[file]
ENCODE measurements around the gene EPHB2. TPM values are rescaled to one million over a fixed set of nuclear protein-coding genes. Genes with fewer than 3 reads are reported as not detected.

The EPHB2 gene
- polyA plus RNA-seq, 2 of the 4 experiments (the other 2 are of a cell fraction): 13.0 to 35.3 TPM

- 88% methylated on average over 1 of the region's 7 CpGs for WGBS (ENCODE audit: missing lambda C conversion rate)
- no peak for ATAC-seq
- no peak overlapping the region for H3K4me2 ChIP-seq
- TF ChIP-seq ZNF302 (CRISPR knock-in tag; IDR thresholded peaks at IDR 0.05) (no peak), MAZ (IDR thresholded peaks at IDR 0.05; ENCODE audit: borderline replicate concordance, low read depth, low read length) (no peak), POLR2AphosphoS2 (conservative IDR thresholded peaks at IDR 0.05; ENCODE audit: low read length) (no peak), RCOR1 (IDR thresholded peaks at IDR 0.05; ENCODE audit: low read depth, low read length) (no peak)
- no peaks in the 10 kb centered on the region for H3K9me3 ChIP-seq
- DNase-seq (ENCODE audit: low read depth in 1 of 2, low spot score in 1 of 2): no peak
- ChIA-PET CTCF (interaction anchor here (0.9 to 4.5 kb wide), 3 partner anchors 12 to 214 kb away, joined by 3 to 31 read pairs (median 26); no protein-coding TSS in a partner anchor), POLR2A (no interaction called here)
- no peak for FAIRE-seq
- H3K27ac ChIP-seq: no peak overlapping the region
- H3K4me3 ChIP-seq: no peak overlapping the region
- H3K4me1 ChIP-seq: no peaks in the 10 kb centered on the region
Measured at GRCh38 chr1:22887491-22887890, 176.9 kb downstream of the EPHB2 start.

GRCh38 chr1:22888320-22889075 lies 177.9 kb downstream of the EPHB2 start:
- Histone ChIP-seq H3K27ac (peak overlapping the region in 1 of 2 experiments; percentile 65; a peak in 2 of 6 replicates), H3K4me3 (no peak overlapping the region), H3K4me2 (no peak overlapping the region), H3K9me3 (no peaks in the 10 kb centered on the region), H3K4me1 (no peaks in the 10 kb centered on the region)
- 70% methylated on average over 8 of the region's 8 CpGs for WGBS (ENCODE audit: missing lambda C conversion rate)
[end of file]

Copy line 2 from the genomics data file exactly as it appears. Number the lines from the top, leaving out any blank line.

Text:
The EPHB2 gene